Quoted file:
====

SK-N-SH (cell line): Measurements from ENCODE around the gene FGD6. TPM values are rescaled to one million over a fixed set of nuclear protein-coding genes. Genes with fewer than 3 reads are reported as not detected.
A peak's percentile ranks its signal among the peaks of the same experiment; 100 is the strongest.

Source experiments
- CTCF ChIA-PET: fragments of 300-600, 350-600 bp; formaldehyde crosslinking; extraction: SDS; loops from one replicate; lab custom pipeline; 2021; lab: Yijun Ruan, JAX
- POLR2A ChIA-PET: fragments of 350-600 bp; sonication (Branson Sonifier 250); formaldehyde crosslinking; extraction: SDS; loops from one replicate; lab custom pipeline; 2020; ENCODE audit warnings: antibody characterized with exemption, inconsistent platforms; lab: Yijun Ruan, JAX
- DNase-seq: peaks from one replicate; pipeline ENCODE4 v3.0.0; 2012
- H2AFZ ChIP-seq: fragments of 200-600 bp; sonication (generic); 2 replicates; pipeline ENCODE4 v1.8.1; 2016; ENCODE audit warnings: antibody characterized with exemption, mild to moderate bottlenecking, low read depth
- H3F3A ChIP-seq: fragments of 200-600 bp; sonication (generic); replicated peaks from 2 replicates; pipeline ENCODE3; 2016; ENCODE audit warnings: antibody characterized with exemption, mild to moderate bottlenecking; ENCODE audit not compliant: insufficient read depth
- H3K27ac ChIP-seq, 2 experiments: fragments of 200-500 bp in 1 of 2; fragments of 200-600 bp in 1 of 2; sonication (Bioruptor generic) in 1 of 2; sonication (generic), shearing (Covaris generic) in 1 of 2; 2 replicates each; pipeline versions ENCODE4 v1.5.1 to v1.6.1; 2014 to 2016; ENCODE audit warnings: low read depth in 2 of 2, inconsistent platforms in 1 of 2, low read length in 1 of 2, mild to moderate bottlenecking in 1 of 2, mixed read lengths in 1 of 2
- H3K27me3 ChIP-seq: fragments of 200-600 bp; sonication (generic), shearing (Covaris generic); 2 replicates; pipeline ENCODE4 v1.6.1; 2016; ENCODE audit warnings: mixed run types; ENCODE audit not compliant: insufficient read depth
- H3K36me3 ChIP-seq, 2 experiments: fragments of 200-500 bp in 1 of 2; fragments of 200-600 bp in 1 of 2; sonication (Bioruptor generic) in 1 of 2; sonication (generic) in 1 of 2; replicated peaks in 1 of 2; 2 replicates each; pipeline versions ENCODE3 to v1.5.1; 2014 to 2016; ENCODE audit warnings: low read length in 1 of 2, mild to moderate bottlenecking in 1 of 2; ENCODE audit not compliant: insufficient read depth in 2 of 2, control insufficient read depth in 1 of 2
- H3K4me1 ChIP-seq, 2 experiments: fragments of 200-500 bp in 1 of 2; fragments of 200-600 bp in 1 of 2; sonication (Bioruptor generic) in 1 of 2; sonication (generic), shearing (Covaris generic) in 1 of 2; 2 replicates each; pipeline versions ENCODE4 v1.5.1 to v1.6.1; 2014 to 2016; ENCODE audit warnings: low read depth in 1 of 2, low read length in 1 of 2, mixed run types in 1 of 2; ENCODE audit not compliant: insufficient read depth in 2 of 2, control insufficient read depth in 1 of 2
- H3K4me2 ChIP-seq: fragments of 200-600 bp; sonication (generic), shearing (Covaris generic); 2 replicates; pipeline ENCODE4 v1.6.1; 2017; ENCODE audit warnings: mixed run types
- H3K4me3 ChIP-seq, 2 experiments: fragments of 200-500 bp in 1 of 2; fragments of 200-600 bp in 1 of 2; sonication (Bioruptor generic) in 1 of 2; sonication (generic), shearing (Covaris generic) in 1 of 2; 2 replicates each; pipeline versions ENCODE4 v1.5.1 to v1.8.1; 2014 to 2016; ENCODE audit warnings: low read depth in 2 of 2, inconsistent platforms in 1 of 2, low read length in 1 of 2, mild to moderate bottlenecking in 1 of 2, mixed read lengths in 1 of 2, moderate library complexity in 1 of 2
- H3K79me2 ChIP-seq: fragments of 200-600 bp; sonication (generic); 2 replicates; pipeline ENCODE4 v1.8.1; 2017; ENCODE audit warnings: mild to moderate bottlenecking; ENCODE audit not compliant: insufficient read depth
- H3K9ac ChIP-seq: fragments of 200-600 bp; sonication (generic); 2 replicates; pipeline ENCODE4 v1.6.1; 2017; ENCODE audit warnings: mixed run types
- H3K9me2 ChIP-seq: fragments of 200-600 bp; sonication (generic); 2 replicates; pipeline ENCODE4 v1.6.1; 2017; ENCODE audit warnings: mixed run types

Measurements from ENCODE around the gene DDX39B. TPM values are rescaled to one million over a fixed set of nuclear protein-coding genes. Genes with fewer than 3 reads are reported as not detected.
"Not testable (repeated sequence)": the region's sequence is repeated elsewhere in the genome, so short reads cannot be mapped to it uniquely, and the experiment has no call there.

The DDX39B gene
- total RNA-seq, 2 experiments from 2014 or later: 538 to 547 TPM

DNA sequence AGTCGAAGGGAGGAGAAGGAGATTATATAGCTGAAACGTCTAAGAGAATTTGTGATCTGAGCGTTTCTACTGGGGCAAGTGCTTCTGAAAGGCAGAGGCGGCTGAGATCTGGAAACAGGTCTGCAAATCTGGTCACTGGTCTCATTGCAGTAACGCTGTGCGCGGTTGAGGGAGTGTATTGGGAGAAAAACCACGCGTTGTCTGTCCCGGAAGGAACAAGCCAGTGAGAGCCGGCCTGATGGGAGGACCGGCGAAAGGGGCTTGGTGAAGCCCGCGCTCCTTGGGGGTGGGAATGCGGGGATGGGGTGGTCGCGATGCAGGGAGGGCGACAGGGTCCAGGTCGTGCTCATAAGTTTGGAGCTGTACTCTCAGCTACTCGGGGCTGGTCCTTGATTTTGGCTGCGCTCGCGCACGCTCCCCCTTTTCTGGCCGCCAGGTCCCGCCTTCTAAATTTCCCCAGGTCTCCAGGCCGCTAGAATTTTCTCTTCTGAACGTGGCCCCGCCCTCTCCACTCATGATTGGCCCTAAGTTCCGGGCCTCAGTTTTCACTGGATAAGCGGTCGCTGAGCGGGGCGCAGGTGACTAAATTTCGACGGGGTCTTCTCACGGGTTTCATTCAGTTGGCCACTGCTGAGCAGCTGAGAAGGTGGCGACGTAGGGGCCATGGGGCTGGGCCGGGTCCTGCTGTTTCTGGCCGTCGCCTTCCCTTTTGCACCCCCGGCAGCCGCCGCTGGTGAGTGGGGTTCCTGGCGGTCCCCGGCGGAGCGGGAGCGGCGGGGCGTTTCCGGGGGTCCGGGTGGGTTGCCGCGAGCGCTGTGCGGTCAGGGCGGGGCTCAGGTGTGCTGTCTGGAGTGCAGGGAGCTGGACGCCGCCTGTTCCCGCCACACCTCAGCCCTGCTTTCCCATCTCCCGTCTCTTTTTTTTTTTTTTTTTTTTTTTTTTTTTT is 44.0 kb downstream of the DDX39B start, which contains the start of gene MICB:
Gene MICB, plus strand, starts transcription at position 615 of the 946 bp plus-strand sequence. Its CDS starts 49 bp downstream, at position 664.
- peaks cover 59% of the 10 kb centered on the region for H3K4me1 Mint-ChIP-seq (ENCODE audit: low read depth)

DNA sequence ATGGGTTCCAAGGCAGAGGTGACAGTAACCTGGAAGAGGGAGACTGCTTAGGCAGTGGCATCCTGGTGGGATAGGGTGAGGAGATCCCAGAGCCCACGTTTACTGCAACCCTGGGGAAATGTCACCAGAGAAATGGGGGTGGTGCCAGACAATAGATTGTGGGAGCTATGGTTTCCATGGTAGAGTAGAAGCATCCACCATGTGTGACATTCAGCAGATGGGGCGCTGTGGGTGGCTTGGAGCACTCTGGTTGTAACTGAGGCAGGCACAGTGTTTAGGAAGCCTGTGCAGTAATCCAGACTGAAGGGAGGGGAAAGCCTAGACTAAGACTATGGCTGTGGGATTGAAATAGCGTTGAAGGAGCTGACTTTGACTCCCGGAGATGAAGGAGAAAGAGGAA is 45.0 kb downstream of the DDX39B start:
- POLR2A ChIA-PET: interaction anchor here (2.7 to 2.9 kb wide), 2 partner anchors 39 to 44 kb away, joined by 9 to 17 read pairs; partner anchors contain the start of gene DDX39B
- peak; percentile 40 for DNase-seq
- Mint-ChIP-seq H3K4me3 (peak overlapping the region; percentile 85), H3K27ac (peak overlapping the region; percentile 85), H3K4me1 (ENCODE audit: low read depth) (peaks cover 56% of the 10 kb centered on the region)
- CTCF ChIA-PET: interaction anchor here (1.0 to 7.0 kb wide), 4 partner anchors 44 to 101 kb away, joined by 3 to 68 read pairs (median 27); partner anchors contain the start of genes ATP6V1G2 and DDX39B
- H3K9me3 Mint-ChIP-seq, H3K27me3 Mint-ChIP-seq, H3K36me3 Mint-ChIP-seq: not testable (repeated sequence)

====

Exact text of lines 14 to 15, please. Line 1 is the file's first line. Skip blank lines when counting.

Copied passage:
- H3K4me3 ChIP-seq, 2 experiments: fragments of 200-500 bp in 1 of 2; fragments of 200-600 bp in 1 of 2; sonication (Bioruptor generic) in 1 of 2; sonication (generic), shearing (Covaris generic) in 1 of 2; 2 replicates each; pipeline versions ENCODE4 v1.5.1 to v1.8.1; 2014 to 2016; ENCODE audit warnings: low read depth in 2 of 2, inconsistent platforms in 1 of 2, low read length in 1 of 2, mild to moderate bottlenecking in 1 of 2, mixed read lengths in 1 of 2, moderate library complexity in 1 of 2
- H3K79me2 ChIP-seq: fragments of 200-600 bp; sonication (generic); 2 replicates; pipeline ENCODE4 v1.8.1; 2017; ENCODE audit warnings: mild to moderate bottlenecking; ENCODE audit not compliant: insufficient read depth